Seniors tame the wilds of Alaska, start a coffee shop and more
This spring, the 77 members of the Class of 2014 have been busy — and not just with normal end-of-high-school-career activities like exams, prom and bittersweet goodbyes. One senior summited a formidable peak in Alaska, and another learned to fly a plane. Others built a Habitat for Humanity home in Georgetown, Delaware, or engineered a speedy electric car. Still others honed their cooking skills for college or started up their own coffee shop right here on campus.
These experiences are part of Landon’s Independent Senior Project program, which for the past 20+ years has given soon-to-be-graduates the opportunity to conceive of and execute a unique project of their choosing. The students are paired with two faculty/staff sponsors each to provide them with advice and support when necessary. At the end, the seniors hand in a portfolio that documents the project, and they deliver an oral presentation explaining what they learned.
Upper School Registrar Lisa Goenner, who oversees the program, views the Independent Senior Projects as a great way for seniors to develop the confidence and ingenuity to work independently, a skill that will be invaluable as they head to college and beyond.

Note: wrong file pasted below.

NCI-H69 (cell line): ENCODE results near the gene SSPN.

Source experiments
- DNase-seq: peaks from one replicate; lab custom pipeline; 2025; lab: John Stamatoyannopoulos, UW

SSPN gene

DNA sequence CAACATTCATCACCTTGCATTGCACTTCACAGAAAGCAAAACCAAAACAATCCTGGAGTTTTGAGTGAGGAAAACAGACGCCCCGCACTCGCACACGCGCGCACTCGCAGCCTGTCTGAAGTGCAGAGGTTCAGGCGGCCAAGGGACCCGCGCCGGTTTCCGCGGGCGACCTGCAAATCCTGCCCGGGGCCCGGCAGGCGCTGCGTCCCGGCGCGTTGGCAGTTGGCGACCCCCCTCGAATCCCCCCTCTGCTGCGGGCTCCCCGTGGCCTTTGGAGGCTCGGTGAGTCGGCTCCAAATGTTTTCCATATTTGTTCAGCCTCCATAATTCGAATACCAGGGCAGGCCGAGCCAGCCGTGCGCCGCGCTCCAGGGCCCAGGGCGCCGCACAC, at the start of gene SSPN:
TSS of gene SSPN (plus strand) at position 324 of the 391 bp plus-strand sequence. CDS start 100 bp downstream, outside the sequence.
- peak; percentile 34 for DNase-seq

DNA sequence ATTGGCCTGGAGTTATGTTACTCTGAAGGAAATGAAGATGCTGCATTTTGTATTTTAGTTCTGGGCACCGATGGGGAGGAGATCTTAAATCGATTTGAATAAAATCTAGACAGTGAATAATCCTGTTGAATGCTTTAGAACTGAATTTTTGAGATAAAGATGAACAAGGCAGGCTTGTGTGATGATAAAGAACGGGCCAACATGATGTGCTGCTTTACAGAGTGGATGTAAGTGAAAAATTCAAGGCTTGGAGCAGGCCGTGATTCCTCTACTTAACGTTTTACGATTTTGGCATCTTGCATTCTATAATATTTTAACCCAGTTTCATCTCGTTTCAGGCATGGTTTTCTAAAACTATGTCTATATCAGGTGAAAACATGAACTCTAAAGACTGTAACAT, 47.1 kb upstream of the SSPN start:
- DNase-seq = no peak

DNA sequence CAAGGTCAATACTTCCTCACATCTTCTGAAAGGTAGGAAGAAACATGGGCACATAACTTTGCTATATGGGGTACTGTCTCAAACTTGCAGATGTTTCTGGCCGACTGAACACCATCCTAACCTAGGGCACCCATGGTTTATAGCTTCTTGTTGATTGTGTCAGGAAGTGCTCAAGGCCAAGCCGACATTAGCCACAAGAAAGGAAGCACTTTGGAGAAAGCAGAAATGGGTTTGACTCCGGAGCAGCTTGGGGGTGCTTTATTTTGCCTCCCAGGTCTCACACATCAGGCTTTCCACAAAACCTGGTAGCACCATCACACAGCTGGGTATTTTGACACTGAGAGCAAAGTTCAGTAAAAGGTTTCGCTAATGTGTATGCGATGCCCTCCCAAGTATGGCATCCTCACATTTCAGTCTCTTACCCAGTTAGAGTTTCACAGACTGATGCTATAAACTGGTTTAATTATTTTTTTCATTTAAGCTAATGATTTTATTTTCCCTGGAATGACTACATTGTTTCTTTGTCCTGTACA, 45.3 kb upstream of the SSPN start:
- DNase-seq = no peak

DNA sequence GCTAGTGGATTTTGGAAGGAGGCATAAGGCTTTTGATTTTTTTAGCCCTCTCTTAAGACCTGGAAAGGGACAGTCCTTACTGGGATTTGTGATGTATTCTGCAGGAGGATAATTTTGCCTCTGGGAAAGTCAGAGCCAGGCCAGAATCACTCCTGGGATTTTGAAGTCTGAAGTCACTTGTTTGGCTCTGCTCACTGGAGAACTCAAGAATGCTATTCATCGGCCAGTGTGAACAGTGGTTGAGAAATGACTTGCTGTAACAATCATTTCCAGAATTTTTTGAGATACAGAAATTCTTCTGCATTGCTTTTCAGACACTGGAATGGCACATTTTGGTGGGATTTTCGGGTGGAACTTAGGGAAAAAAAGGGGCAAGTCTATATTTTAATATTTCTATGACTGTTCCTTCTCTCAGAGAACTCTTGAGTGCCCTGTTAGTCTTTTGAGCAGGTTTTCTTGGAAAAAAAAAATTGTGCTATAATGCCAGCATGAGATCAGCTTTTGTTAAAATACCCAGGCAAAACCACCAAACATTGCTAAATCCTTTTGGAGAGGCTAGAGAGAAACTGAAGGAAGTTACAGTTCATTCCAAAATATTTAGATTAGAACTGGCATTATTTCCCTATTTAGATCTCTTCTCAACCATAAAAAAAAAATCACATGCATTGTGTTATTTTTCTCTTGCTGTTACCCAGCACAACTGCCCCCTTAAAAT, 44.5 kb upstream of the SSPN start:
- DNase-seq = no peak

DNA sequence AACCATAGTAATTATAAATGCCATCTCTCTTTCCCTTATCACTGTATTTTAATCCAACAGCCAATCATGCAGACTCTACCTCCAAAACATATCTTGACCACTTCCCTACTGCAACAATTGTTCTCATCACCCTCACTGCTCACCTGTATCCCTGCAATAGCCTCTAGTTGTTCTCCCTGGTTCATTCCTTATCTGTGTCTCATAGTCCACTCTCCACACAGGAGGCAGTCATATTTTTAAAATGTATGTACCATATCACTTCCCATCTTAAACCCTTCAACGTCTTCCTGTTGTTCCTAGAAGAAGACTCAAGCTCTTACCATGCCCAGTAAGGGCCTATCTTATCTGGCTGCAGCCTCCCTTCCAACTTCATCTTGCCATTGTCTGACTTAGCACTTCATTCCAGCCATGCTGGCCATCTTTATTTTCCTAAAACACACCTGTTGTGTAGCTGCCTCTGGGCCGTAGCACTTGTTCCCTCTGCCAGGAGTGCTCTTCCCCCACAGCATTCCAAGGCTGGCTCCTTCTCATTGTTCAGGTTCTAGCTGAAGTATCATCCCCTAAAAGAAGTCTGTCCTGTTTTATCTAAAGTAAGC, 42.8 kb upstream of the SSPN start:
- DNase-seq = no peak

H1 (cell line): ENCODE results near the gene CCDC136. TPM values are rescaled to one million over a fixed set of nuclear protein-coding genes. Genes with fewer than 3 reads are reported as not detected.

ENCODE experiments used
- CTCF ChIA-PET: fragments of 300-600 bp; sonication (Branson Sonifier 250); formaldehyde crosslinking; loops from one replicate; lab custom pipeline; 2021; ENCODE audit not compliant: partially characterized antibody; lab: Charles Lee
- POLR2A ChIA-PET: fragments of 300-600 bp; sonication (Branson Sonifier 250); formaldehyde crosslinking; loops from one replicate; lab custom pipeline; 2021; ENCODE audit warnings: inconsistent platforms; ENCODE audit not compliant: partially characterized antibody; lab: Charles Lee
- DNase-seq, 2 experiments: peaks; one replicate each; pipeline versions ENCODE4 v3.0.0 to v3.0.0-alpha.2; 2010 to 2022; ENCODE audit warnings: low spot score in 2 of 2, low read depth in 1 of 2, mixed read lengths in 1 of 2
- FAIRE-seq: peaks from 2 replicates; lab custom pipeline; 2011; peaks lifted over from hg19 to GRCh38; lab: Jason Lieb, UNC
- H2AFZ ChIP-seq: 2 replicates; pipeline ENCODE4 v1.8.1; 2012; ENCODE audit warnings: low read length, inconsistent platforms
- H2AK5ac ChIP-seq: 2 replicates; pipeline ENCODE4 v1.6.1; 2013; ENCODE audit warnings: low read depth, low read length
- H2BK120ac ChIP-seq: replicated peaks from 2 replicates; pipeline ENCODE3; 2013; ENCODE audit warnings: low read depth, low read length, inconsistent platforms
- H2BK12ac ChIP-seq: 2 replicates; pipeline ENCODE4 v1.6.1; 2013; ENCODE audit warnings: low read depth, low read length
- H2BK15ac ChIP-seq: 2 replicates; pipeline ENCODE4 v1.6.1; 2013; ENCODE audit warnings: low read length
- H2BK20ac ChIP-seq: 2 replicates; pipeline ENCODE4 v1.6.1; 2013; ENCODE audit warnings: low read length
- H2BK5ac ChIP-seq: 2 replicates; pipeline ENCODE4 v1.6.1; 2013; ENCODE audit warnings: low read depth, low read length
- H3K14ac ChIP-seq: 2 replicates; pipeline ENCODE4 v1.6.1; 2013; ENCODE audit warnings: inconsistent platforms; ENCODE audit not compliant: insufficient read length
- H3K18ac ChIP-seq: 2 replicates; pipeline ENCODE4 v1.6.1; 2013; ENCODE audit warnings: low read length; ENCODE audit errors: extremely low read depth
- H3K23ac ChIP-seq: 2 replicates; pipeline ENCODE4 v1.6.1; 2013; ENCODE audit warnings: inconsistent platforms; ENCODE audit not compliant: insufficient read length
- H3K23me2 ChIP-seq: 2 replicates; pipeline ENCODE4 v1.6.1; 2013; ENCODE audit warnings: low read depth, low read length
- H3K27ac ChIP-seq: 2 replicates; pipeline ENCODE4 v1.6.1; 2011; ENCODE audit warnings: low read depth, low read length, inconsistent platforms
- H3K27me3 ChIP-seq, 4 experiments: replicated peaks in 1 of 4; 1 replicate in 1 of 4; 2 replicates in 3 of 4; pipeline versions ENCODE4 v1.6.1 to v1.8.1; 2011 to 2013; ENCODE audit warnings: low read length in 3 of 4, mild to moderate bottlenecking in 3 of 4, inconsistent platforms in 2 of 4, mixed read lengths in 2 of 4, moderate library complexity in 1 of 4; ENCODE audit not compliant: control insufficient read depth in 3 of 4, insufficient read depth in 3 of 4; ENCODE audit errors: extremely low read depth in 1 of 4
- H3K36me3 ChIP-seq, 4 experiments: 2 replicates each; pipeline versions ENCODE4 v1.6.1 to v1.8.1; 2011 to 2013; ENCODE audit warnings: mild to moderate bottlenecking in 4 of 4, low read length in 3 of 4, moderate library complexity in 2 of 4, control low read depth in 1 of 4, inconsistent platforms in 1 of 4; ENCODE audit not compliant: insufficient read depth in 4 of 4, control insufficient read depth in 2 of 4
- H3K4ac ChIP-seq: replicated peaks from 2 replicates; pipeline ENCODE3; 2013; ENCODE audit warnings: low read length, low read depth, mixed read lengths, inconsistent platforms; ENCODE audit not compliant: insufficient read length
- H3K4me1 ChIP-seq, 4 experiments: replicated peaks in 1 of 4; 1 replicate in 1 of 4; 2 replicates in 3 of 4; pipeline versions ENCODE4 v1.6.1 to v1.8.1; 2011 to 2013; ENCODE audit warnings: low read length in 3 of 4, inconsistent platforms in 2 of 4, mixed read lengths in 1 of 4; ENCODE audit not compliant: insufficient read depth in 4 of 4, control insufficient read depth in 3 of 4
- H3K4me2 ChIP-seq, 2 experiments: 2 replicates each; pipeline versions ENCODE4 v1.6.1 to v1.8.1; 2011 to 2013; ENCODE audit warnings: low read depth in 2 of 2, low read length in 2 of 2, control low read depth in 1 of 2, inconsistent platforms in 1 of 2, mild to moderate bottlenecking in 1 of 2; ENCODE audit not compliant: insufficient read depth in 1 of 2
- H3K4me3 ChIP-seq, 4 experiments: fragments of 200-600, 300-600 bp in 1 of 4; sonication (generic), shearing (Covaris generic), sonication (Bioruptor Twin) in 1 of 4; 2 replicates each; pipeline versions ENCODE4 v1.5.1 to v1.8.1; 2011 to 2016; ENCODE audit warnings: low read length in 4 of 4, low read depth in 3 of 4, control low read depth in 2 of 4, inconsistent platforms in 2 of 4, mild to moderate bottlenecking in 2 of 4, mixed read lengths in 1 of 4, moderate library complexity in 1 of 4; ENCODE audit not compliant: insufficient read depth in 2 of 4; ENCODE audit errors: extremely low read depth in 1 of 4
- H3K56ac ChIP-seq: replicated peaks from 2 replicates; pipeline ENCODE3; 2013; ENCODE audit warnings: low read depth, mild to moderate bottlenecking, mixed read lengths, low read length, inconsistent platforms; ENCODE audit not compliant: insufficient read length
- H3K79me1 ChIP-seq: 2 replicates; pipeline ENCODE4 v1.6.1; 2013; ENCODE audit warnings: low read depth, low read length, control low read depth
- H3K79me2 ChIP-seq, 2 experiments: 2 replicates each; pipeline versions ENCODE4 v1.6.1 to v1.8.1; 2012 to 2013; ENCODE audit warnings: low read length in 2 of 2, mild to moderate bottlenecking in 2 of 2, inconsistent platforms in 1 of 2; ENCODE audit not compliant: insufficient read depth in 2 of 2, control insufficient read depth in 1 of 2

“The students are expected to develop an idea on their own, and do long-term planning to ensure that it fits the time allowed and is challenging,” Goenner said. “It’s a good transitional program because next year when they go off to college they’ll have the experience of figuring something out on their own. We do give them appropriate help, but we expect them to mostly find the way themselves, knowing that next year they’re not going to have the same support system in place that they do now as high school students living at home.”
With business advice from Chief Financial Officer/Chief Operating Officer Jeremy Kugel and food-services guidance from Sodexo General Manager Charmion Wood, seniors Robbie Hefferon, Ed Wolins and Raman Ananthanpillai opened the wildly popular on-campus coffee house The Landon Cup, complete with its own Facebook and Twitter pages. Most impressively, they handled all the preparations themselves: They rented the equipment, bought the coffees and foods at cost from Cameron’s Coffees & Chocolates (owned by a Landon family), and worked as baristas to master their beverage-making techniques.
The coffee shop was an instant hit when it opened in mid-May. “We bought 200 cold drink cups and thought that would last us the entire project,” Wolins said. “But we ran out halfway through the second day.” The Landon Cup paid for its overhead within the first week, with all profits thereafter going to Autism Speaks, a charity near and dear to Ananthanpillai, who has family members in India with autism.
“It’s been a great experience figuring out all the different factors that go into a successful business,” Hefferon said.